In Abeyance Logo

Issue 020 Cover

020 / Blade Graveyards, Cities, Roads

By Khaled Abou Alfa • Published 8th February, 2020 • Join the Conversation

Blade Graveyard

The existence of wind turbine blade graveyards makes for rather deflating coverage. The blades are made out of resistant materials (composite carbon and glass fibres) that can withstand the harshest of elements. This means that they are extremely difficult to recycle or repurpose. So they end up in landfills (in the US) or incineration plants (in Europe).

The infuriating thing is that this has been common knowledge for a long while. This research paper, published in 2009, assesses the available methods of disposal and predicts the impact (based on a 20 year life cycle) from Europe and the rest of the world.

Two steps forward, one step back.

Market Street

The car ban across major parts of Market Street in San Francisco continues the trend seen across major cities all over the world. It is also a clear vote for micromobility. Reclaiming parts of a city as a safe haven for humans, rather than one for private cars, is a commendable start. The next step is to start tapping into the freed up space, and using it in more interesting ways.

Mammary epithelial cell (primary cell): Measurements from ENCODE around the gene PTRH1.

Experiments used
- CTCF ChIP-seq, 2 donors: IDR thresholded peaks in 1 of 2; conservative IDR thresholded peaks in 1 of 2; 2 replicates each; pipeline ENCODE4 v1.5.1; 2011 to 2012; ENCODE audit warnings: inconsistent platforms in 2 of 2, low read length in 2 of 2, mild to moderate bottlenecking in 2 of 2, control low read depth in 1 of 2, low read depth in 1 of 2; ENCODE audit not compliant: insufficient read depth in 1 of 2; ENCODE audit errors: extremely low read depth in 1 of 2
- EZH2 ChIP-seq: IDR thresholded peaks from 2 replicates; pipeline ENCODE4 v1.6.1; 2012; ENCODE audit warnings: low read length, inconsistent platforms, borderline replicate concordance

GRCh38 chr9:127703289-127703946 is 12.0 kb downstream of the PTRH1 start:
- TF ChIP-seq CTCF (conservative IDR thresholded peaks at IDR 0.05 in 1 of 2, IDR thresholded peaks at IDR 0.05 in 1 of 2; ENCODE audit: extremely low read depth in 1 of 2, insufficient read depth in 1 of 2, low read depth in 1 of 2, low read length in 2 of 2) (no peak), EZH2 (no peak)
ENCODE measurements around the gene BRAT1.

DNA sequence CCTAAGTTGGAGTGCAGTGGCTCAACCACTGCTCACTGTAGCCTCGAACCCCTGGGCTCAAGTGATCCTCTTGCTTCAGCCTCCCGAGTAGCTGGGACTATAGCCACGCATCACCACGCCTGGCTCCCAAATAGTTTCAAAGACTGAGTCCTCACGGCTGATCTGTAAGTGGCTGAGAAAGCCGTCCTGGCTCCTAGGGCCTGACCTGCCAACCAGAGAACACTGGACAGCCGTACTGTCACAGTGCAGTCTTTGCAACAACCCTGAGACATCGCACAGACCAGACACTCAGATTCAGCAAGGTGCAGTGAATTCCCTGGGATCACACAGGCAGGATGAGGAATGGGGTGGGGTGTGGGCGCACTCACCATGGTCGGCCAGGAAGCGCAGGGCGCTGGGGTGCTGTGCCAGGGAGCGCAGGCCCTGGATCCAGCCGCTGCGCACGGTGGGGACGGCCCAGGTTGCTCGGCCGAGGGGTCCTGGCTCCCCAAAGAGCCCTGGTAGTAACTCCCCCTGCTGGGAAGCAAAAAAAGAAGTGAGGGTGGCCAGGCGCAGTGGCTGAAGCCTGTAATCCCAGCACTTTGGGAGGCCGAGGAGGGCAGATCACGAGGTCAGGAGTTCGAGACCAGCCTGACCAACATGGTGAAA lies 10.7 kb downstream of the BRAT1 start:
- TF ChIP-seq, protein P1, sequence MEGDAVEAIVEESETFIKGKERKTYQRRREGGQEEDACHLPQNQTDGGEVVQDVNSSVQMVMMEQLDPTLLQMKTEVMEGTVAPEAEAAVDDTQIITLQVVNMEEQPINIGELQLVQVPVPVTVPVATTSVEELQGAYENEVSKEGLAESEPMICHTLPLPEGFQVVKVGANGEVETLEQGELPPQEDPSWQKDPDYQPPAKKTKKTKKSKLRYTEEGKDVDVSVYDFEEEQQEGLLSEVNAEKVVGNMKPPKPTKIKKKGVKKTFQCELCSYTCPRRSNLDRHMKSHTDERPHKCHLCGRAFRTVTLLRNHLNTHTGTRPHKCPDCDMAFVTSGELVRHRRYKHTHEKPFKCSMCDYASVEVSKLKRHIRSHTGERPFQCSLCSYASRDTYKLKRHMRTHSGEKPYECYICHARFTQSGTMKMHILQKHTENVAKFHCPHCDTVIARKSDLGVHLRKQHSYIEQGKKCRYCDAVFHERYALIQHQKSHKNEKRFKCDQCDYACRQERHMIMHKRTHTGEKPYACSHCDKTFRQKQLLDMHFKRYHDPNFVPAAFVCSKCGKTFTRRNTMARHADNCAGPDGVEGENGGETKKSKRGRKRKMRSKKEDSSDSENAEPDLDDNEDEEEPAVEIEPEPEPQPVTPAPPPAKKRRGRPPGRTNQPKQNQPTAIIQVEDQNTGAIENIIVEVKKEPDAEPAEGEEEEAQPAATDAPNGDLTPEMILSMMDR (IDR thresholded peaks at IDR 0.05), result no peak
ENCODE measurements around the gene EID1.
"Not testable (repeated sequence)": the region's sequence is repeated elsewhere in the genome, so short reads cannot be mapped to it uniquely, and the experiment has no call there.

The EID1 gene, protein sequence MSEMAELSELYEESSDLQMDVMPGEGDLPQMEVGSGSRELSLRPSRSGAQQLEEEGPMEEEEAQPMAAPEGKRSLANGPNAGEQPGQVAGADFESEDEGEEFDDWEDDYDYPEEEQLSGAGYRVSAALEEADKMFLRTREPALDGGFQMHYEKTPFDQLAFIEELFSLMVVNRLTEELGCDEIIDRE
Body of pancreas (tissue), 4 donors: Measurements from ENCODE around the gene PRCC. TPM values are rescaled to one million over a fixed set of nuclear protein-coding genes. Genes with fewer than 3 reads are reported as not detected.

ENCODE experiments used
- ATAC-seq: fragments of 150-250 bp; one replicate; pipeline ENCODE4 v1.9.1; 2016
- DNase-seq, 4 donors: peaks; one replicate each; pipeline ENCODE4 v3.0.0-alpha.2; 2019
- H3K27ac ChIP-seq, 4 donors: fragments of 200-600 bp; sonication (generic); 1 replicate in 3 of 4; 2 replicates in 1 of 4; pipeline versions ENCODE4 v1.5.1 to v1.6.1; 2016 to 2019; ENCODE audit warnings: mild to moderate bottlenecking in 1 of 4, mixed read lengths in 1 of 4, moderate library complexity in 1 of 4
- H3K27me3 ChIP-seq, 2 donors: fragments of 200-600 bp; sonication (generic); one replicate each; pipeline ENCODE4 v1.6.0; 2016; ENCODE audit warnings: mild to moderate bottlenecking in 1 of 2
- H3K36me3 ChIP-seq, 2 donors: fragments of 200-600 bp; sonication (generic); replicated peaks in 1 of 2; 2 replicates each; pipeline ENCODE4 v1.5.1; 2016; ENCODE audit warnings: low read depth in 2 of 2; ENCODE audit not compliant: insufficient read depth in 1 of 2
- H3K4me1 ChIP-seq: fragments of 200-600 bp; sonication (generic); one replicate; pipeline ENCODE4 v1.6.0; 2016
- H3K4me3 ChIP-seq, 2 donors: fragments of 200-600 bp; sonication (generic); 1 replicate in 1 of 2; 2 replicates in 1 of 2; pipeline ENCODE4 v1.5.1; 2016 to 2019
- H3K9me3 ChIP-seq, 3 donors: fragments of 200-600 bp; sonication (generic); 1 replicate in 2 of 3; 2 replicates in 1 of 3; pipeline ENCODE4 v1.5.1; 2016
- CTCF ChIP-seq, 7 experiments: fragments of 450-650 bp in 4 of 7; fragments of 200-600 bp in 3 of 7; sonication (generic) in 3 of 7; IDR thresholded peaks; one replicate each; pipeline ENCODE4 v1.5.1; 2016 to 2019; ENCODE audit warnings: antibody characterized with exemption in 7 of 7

The Greatest Form of Flattery

Last year, Indonesia surprised the world by announcing that they would move the capital of Jakarta to a new location. Part of the madness of this proposition can be attributed to the size of Jakarta. With the second most populated urban area in the world (after Tokyo), it is home to 30 million people. Is this just the start of climate change migration?

Best case scenario it ends up like Brasilia, a UNESCO world heritage site, and Brazil’s capital since 1960. Built in just 4 years, the city is celebrating 60 years. No better way to join in the celebration, without having to take a trip to Brazil, is through these 50 photos published by Wallpaper magazine, for the city’s 50th year celebration.

City Roads

An online tool that celebrates the built environment. The City Roads website renders minimalist maps of cities from OpenStreetMap data. You can customise your map within the tool itself or download as a vector file for further tinkering.



Sign up for the In Abeyance newsletter.